Rethinking ColorBars in ACEScg
In late 2019 I was setting up these new color bars in Nuke in an OCIO/ACES environment. Luminance values go up to 20.0 and color values up to 4.0 depending on the color in scene linear light values. The values are chosen on a 15″ Retina MBP so that I can still make out a visual difference between each color or luminance step.
For many years I was experimenting with the ColorBars (v05). Always aiming for the same goal – seeing fully uncompressed video files on a reference video monitor (on a system like a Autodesk Flame for example) and export video files as a H.264/HEVC or stills as JPG/TIF images and hopefully “see” on my MBP or a clients computer the same image and colors.
I could never really make it work. Mac OS uses ColorSync color management that is impossible to control when using the QuicktimeX player, other players like VLC “play” by different rules. Please refer the last “Compression Reboot” article.
And to make things more complicated – for some years now we have ACES and with this a new viewing pipeline called RRT&ODT and a new “look” as well. Please refer to the Display Referred vs. Scene Referred article for more information.
Now it’s time to take the new ColorBars to the test with Resolve and FCPX. Although FCPX sadly doesn’t offer ACES support, it takes more the Resolve approach of the color management system “Davinci YRGB Color Managed” but with far less options, it has support for Wide Gamut HDR with DolbyPQ or HLG. And the HDR tools are very intuitive and easy to use.
From a colleague I was hearing that Resolve is writing out different colorspace metadata in a ProRes for example, depending if the output transform is set to sRGB or Rec.709. I wanted to check that out and used my old sRGB ColorBars. The luminance values ramp up in 10 percent steps, and the same for the color channels. In ACES a white of 0.9 refers to a nearly full diffuse reflecting surface. And the Rec.709 ODT compresses scene referred specular highlight values up to 16.xxx into 1.0 in the display referred output media.
The ColorBars look rather dull and there is no specular highlight “white” possible.
So I reworked the Nuke setup for creating the ColorBars, but this time in ACEScg viewed through a Rec.709 and sRGB output transform. Also I ramped up the resolution from full HD to UHD.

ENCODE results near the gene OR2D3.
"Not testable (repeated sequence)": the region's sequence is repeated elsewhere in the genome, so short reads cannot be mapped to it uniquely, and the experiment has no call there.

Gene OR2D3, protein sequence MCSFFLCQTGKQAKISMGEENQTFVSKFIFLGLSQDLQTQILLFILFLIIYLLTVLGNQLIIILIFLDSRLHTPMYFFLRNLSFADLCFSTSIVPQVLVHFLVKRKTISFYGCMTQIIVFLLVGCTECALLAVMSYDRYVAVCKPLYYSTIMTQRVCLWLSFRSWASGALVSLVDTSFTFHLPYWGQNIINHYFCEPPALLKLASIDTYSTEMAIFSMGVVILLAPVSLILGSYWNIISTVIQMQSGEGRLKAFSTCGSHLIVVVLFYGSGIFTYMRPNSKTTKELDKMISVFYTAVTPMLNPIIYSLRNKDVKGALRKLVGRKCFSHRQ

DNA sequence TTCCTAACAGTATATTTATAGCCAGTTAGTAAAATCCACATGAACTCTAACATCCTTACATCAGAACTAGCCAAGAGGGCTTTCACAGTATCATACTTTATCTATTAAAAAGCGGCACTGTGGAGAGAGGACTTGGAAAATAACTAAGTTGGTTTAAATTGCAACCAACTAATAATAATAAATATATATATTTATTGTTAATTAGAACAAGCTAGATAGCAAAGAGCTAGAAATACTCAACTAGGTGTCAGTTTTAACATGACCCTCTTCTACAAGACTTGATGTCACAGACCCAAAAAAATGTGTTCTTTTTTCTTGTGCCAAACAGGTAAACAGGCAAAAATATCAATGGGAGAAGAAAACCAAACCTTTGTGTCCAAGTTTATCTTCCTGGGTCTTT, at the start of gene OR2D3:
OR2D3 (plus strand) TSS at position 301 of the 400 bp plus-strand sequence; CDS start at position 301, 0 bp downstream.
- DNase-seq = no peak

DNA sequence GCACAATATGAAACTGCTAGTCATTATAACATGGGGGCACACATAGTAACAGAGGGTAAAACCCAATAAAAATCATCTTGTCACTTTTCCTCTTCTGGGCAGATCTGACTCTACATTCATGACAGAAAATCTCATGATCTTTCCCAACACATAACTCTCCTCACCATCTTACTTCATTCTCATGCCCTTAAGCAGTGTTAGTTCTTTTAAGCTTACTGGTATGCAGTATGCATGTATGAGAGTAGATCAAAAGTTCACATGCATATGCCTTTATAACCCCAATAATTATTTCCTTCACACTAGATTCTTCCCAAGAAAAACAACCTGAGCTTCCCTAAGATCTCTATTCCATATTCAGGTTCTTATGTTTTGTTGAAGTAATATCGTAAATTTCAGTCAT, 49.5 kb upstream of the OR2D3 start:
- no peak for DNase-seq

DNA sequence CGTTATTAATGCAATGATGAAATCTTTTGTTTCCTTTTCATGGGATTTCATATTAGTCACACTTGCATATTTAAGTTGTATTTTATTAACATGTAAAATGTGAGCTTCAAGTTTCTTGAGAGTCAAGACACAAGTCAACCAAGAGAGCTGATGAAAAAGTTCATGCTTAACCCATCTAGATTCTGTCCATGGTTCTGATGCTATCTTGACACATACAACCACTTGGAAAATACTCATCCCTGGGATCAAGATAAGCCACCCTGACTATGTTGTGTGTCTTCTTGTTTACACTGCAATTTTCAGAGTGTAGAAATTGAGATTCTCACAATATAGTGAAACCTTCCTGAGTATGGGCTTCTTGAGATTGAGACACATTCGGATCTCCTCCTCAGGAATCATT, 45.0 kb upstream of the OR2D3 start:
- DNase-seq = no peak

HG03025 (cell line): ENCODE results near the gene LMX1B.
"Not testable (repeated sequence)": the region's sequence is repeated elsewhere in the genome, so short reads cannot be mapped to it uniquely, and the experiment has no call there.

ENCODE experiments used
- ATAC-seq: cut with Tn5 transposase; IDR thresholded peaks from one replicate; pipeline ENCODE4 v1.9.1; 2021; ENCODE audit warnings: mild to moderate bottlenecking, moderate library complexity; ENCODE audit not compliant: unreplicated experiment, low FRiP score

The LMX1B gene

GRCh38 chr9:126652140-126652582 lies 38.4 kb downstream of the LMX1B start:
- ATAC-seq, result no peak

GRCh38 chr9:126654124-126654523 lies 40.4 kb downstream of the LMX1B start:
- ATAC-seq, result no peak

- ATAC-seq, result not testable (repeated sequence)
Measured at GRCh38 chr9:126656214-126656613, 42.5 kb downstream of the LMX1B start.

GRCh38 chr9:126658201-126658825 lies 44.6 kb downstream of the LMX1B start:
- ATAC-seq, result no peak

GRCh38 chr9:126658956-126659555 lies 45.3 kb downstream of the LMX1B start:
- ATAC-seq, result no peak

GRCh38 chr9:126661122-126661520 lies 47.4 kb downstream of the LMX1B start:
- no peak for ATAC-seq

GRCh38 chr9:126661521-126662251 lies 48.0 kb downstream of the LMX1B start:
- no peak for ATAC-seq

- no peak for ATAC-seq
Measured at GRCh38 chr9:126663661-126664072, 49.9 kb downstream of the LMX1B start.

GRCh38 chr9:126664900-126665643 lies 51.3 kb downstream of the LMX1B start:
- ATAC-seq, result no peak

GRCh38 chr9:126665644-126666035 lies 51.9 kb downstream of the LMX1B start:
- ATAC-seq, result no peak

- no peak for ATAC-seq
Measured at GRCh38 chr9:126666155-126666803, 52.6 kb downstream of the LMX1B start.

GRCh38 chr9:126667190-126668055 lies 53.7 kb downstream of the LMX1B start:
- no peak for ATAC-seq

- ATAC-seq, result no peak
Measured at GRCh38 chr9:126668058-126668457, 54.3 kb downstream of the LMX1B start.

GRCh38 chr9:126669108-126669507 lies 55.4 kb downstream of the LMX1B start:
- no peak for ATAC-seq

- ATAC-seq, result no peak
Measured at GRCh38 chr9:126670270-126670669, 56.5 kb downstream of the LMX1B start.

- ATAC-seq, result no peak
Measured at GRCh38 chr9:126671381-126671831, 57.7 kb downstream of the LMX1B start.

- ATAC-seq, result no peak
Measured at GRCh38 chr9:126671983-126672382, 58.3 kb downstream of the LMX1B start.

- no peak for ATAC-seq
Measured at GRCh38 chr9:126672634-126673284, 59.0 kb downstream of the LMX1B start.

There are now three labels inside the patches. instead of two labels in the old ColorBars_v05. The ACEScg scene linear float values, and 8-Bit RGB values depending on the view transform choice.
The patches don’t have a linear ramp anymore. Rather a mix of doubling the brightness in each step and some manual set values in the dark shadows so that I can still make out a difference by eye in each step.
I also had to use a different ramp for red than for green and blue. Otherwise I couldn’t see a visual difference from patch to patch.
This can be a problem of the MBP (2018) 15″ screen which I used when I setup the ColorBars. I am not sure if this is because of the default display profile in MacOS.
(This issue I want to investigate another time).
Here is the download link. It contains 100 UHD (ACES 2065-1) EXR files TD_ACEScg_colorbars_v002_aces.0001-0100.exr. The only thing that changes from frame to frame is the colored grain that I use for compression tests. For tests with FCPX that is not working with ACES EXR files I exported a PR4444 from Nuke12.x in UHD in the ARRI Alexa wide gamut colorspace LogC. The file can be downloaded here. TD_ACEScg_ColorBars_v002_logc3ei800_alexawide.mov
The first use case for the new ColorBars I found when I wanted to test out the HDR capabilities that I have with FCPX and some screens like an iPhone 11 Pro, an iPad Pro, my MBP 15″ from 2015 and a LG C8 tv screen that is the client screen in post production suite that I have access to. In preparation for that I tested the different possibilities to work in FCPX 10.4.8. from SDR to HDR.